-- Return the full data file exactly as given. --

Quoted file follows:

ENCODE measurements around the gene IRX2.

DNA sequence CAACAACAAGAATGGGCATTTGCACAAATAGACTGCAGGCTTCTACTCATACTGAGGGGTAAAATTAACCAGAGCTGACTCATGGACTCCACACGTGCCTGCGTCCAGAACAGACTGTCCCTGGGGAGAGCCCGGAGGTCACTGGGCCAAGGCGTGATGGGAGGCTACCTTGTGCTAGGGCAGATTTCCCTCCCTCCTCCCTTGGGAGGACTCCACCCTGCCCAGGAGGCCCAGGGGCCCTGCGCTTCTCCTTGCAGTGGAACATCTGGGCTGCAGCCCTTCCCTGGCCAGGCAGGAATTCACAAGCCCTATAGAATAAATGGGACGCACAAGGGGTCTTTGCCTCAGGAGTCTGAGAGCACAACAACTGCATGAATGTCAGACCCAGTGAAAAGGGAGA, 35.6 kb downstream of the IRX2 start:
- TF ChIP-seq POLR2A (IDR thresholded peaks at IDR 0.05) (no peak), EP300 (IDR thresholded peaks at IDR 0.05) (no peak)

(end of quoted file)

ENCODE measurements around the gene IRX2.

DNA sequence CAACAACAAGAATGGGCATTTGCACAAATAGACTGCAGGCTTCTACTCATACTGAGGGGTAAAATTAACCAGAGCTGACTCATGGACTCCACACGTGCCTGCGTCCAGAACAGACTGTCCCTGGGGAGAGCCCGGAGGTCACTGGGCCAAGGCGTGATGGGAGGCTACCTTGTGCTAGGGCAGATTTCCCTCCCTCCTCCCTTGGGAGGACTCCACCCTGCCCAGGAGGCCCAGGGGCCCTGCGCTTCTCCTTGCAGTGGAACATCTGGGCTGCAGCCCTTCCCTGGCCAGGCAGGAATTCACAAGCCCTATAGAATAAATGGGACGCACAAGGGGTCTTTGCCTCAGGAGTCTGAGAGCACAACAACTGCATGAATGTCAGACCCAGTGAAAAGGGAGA, 35.6 kb downstream of the IRX2 start:
- TF ChIP-seq POLR2A (IDR thresholded peaks at IDR 0.05) (no peak), EP300 (IDR thresholded peaks at IDR 0.05) (no peak)